Fall 2008

Married to the Muse

– Kate Christensen

Kate Christensen looks at the wives of three famous French artists, and how their lives, "no matter how difficult, painful, or uncertain, were never boring."

The library of art history is rife with biographies of The ­Artist—­whomever he might ­be—­as a young, ­middle-­aged, old, and immortal man. But rarely does a book deal primarily with the woman he painted over and over, the ordin­ary ­model-­wife whose face an artist immortalized in paint or bronze. Rarer still is the book that focuses on three such women and reveals them as biographical subjects in their own ­right.

Hidden in the Shadow of the Master is Ruth Butler’s masterfully researched examination of the lives of Hortense Fiquet, Camille Doncieux, and Rose Beuret, the three women who mod­eled for, bore sons to, lived in poverty with, and eventually married three of the towering artistic geniuses of their time: Paul Cézanne, Claude Monet, and Auguste Rodin, respec­tively. All were ordinary girls plucked from the streets of Paris by their future husbands, ­hand­picked, apparently, with an eye toward muse­dom. Though they figure prominently in their husbands’ paintings and sculptures, beyond these evocations of their changing expressions, modes of dress, settings, and periods of life, little of substance was known about any of them before ­now.

Butler argues convincingly that her subjects are impor­tant to the history of art, and not for their faces and figures alone. At the turn of the 20th century, traditional artistic subjects, taken from myth, the Bible, and history, were giving way to a more quotidian, social, realistic mode. That Cézanne, Monet, and Rodin chose as their models the women they lived with was a revolutionary shift: The domestic and aes­thetic became connected in an entirely new way. “These women,” Butler writes, “weren’t just models; they brought a whole spectrum of feelings with them, giving their husbands’ art emotional texture and substance, contributing elements for art as im­portant as the light in which a scene is bathed, the space where an object sits, or movements that provide real character in a scene or to a figure.”

Butler, a professor emerita at the University of Massachusetts, Boston, and the author of a biography of Rodin, ­re-­creates these muses from a female, modern-day standpoint, so that we can feel, viscerally, looking at the paintings and sculptures of them, what it must have been like to keep house for their men, to live with them day in and day out, to contend with their moods, egos, and great gifts. The lives of both husband and wife were, in each case, inextricably intertwined and yet fraught with inequality.

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The odd, curiously detached alliance between Hortense Fiquet and Paul Cézanne began sometime in 1869 and lasted until his death in 1906. Cézanne’s ­model-­wife, “a sometimes handsome, some­times plain, brunette with large dark eyes,” was of lowly birth and 11 years his junior. She was also talkative and opinionated, and she spent too much money. The “blunt, graceless, balding” Cézanne, who generally feared women and disliked being touched, was fond enough of the young Fiquet to risk his in­come, which he received from his father and which was contingent on his remaining sin­gle, to live with her in secrecy. He also concealed the birth of their son Paul, but it wasn’t long before his parents discovered the existence of his household and reduced his allow­ance by half, thus creating a life of peripatetic poverty for the small family. (One advantage of using Fiquet as a model must have been that her services cost Cézanne nothing.)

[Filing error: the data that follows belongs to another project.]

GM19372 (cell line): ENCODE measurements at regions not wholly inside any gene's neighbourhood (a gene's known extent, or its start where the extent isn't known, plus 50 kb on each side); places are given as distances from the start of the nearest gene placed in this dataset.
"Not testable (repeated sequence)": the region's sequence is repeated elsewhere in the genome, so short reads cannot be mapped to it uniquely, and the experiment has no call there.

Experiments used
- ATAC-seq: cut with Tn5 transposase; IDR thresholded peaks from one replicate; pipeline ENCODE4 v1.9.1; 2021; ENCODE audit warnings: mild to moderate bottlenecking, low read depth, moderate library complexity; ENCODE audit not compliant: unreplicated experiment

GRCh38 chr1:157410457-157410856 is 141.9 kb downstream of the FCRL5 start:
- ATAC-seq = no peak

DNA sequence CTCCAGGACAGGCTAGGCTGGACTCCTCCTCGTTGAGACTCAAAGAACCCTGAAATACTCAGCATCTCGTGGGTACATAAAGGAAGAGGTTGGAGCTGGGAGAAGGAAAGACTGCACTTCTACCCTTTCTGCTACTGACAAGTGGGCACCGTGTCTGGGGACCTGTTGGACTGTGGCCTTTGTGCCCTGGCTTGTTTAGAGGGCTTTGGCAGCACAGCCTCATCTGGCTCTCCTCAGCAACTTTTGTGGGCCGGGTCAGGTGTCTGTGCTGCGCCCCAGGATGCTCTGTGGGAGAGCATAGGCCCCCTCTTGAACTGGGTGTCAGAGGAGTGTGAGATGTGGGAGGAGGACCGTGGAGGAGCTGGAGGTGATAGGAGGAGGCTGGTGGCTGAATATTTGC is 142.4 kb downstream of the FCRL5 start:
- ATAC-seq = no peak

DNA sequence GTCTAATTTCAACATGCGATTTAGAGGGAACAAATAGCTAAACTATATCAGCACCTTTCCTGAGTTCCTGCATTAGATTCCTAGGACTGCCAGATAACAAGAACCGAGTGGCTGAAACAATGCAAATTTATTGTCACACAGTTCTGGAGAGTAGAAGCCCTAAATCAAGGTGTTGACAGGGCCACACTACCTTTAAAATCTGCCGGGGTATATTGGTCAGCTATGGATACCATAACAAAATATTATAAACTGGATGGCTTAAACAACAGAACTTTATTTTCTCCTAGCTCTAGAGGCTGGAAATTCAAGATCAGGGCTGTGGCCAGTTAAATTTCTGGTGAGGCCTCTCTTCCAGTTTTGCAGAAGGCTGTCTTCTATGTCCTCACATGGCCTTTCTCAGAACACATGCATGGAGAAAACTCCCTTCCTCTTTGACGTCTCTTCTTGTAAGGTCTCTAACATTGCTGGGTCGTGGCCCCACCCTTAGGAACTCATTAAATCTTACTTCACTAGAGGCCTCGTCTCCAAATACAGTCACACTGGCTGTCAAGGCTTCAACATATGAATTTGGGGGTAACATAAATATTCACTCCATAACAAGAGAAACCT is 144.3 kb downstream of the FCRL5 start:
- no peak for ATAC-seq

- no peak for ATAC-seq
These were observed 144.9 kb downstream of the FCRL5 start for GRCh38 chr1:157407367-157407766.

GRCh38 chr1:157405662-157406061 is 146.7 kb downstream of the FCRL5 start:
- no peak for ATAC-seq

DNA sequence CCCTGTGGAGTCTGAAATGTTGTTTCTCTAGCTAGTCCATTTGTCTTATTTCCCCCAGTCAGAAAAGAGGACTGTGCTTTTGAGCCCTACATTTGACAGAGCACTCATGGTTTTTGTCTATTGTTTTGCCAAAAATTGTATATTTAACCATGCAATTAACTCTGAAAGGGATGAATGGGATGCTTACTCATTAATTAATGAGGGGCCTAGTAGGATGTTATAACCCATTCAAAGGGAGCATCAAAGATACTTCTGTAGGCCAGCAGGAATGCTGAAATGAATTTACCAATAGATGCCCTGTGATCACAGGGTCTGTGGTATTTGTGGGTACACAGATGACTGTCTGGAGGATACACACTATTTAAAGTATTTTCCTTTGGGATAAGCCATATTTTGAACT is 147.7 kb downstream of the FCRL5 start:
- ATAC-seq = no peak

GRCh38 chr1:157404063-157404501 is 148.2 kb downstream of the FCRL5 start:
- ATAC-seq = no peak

Most of Cézanne’s friends disliked Fiquet. She was apparently frank to the point of insulting regarding his work. Matisse recounted to a friend that Fiquet once told him, “You know Cézanne did not really know what he was doing. He didn’t know how to finish his paintings. Renoir, Monet, they really knew their métier as painters.” Art critic Roger Fry described her, in 1925, as a “sour-looking bitch.”

Butler does not join that chorus. “Everyone who knew Hortense spoke of her gregarious nature, her love of conversation,” Butler writes, and sitting for at least 27 portraits, having to be still and quiet for so many hours on end, must have been difficult work, even if she could not always adequately appreciate the results. “Having invested so much of herself in these images, it’s worthwhile wondering how Hortense saw them,” Butler adds. “From what little we know, she did not see them very well. But then, there was only a small coterie of people who could really ‘see’ Cézanne’s work in the 19th century.”

In spite of Butler’s efforts to round out her subject, Fiquet “remains a puzzle.” There is not enough information recorded about her for a biographer or reader to feel a strong, clear, complex sense of who she was apart from her husband. In lieu of her own defin­itive appraisal of Fiquet, Butler cites their long artistic collaboration as proof of the strong feelings they had for each other. “These two people counted for each other.”

Camille Doncieux and Claude Monet likely met in Batignolles, a Paris neigh­bor­hood where many young artists lived, when Doncieux was a teenager. “It’s not hard to imagine the slender, dark-haired Camille Doncieux doing her errands in these streets, catching the eye of Claude Monet on one of his forays to the café,” Butler conjec­tures. “He would surely have noted her bearing, the way she walked, the way she made every item of dress look stylish and fine.”

Courtesy of Wikimedia Commons